Stern was also initially uncomfortable jamming with musicians in Africa. She knew so little about the music, she explained, that she couldn’t make much of a contribution. So she did the only thing she knew to do. “I was just playing the blues. I thought they were playing some American song for me, so I would fit in. But the more they played, the more I realized it was an African song. There’s so much similar in African music to American blues. You see where it came from. They might as well have been playing some John Lee Hooker song — even the stories were like the stories told in American blues. Not only the [melodies] but the rhythms are very similar.” She finds that the n’goni, which she plays regularly now, is a natural for that kind of music. “It really plays the blues all by itself. Really, just two strings, that’s all you need. It’s like the original blues instrument. When you play it, you realize that when you’re playing guitar you’re just imitating the songs that were originally played on the n’goni.”
Stern’s experience exploring global music traditions allows her to see differences as well as similarities. It also gives her insight as to how various styles can influence one another, even if their origins are half a world away. “Every music tradition has its own specific colors, its own feel and techniques. The scales and melodic influences of Indian music had an influence on [John] Coltrane. He was very influenced by the emotional and melodic aspects of the raga. The effects that African-based musicians had on rock and jazz are hard to describe, that groove is hard to describe. But we recognize it because it makes you want to dance.” Her own interest in music outside the American and European sphere is the result of the attraction created by difference. “When I was in Germany, all I wanted to play was the blues. I thought that German music, that Bavarian tradition, sounded dumb. I think everybody has a desire for difference. People who have blue eyes want green eyes. People who have curly hair want straight hair. Everybody likes things that are new and fascinating.”
She said that part of her drive to explore and travel resulted from her experience with breast cancer some 25 years ago. “I’m a long-term survivor. You know, you get that flash of your own mortality, and it makes you focus on what matters. I appreciate being alive so much more now. And I came to understand the power of music. Music took away the nausea of chemotherapy in a real way. That made me realize how powerful music can be. It’s a healing thing. I wasn’t supposed to survive. I carry the emotional scars of that, and I don’t really like to talk about it. But I do want to be a beacon of hope.” And where does that power in music come from? “It goes directly to the human heart. It highlights what we have in common, human emotions and the way we express them, as much as it highlights our differences.”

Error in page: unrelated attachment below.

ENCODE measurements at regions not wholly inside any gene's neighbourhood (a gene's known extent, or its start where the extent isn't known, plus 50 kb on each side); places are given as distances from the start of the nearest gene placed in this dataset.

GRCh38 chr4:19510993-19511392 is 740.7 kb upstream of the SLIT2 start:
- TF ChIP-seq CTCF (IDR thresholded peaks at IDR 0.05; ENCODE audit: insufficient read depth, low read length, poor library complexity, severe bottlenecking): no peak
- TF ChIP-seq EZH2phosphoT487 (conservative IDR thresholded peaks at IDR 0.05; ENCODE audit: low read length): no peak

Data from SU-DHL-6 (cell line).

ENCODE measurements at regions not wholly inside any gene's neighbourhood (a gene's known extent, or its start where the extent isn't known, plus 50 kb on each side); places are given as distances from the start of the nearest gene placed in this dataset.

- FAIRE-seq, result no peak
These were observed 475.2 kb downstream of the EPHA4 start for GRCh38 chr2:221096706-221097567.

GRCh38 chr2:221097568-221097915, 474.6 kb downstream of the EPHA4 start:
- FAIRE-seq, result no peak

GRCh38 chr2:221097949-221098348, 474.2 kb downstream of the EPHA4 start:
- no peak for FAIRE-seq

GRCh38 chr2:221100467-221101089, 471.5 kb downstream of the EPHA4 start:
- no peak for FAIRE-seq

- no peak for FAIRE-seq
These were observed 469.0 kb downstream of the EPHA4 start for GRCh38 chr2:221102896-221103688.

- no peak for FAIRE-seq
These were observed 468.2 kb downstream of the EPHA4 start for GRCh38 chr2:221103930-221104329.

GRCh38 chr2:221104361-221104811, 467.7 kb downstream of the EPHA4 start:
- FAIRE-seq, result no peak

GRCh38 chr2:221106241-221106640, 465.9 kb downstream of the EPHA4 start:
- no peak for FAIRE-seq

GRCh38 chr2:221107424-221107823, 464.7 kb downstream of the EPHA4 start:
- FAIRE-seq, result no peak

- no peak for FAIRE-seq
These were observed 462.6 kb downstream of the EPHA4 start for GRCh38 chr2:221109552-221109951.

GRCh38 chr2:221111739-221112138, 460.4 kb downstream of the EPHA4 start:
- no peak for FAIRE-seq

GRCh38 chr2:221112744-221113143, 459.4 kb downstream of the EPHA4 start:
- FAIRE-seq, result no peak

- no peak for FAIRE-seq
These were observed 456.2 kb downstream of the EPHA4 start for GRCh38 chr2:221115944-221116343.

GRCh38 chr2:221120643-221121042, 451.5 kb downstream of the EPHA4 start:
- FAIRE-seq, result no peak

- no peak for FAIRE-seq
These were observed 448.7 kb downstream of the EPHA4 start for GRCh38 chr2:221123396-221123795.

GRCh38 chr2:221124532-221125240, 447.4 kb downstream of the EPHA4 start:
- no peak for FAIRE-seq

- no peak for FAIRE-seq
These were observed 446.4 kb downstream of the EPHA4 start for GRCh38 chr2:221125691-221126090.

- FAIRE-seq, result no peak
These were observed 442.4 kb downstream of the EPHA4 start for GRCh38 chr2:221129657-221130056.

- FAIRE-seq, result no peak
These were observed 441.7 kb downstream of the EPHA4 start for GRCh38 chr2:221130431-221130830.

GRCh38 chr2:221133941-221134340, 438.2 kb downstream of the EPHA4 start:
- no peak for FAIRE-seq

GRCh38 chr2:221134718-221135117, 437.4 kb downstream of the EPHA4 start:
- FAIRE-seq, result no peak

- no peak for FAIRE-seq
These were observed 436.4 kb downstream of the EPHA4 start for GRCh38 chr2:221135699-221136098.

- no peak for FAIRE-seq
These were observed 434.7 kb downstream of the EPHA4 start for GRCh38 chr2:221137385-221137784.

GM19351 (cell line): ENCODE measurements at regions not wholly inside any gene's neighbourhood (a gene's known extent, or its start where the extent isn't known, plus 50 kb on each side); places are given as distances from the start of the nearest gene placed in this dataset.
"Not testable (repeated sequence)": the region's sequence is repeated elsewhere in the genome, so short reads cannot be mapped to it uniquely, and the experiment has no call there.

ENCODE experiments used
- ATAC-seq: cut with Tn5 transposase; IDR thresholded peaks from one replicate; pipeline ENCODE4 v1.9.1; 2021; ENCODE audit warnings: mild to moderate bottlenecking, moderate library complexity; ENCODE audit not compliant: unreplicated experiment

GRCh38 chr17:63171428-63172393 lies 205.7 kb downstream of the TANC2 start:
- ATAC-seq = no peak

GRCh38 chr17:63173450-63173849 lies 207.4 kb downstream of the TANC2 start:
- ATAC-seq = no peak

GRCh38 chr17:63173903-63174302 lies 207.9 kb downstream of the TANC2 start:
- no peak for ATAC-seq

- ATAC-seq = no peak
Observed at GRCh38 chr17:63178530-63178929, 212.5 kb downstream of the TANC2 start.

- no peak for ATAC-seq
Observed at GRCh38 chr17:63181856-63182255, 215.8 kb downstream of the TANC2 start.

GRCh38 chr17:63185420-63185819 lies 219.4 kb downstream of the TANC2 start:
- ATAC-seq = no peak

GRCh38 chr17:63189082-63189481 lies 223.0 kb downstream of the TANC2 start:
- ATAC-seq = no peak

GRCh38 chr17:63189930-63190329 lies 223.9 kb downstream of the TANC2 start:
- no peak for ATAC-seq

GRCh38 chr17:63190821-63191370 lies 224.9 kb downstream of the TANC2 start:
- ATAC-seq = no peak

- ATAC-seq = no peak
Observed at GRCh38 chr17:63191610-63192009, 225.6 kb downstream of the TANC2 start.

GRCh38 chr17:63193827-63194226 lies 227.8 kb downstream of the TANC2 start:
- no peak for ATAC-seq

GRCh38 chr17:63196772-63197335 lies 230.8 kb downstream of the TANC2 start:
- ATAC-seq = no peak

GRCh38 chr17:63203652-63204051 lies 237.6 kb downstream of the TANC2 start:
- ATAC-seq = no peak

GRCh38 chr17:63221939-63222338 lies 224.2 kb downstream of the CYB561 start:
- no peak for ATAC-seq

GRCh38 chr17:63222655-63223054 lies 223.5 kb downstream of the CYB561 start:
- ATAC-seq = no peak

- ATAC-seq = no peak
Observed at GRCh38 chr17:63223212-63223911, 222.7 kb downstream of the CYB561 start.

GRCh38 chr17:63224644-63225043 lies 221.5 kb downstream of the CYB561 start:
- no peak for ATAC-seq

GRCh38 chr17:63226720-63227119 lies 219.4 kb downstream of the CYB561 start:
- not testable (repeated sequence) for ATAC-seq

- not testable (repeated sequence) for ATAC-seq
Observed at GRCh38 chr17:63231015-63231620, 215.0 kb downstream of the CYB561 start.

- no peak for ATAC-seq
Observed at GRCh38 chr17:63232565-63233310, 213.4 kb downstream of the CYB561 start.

Living part of the year in Africa allows her to become fully immersed in the culture. Not only does she take the opportunity to perform with some of West Africa’s most popular musicians, she teaches elementary-school-age children part-time at the Ouidah International Center for Arts and Music in Benin. “Kids may not like math, but they’ll play the drums anytime. If they draw and play music, then the arts give them a reason to be in school. We’ve seen studies that show that students’ academics skyrocket when they’re involved in the arts. I even use [music] for geography lessons. We would find these different spots in India on the map, and I would find some ragas and show them this is how they dance and sing. It’s amazing how much music can enhance the curriculum.” ◀
▼ Leni Stern African Trio
▼ 7:30 p.m. Monday, Oct. 28
▼ Gig Performance Space, 1808 Second St.
▼ $20; www.gigsantafe.com